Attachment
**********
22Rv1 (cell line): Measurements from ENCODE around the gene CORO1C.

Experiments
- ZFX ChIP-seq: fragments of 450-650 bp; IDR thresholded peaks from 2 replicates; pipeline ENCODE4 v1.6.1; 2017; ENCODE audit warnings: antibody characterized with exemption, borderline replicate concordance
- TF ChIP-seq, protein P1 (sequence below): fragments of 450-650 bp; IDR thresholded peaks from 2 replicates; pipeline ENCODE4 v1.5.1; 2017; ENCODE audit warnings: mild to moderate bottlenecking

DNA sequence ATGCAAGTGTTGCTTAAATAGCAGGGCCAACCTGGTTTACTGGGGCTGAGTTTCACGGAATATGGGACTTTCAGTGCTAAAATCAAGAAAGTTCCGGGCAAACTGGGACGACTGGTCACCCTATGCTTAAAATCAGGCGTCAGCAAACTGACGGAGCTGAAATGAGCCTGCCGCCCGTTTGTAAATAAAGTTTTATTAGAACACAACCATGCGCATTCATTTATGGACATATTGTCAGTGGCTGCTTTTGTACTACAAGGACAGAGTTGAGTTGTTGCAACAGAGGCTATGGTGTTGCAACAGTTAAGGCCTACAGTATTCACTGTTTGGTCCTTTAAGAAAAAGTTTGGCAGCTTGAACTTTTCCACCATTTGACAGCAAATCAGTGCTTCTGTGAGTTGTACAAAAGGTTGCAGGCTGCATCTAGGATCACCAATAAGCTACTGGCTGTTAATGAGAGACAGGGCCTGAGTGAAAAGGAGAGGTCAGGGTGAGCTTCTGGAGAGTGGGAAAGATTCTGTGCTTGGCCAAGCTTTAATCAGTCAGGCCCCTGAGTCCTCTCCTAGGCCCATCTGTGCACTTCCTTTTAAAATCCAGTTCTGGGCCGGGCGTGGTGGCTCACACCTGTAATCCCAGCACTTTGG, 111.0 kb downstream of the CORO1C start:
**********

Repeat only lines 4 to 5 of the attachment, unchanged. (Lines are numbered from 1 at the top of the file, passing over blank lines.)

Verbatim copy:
- TF ChIP-seq, protein P1 (sequence below): fragments of 450-650 bp; IDR thresholded peaks from 2 replicates; pipeline ENCODE4 v1.5.1; 2017; ENCODE audit warnings: mild to moderate bottlenecking

DNA sequence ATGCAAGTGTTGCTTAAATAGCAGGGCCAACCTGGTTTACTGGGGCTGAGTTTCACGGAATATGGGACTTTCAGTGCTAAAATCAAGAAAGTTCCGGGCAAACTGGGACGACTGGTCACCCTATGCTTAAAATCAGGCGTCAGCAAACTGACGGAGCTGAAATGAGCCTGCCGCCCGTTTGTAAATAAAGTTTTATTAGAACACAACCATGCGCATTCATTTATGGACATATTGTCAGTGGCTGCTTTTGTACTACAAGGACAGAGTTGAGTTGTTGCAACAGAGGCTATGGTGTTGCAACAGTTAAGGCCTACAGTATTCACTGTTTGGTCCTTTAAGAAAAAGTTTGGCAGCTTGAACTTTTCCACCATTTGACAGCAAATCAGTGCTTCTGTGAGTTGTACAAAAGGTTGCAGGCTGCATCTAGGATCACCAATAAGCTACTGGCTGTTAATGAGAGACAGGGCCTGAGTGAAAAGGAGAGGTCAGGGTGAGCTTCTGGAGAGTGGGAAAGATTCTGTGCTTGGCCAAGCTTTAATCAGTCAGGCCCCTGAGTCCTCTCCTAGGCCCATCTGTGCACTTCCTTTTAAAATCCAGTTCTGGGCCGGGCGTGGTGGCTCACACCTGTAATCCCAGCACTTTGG, 111.0 kb downstream of the CORO1C start: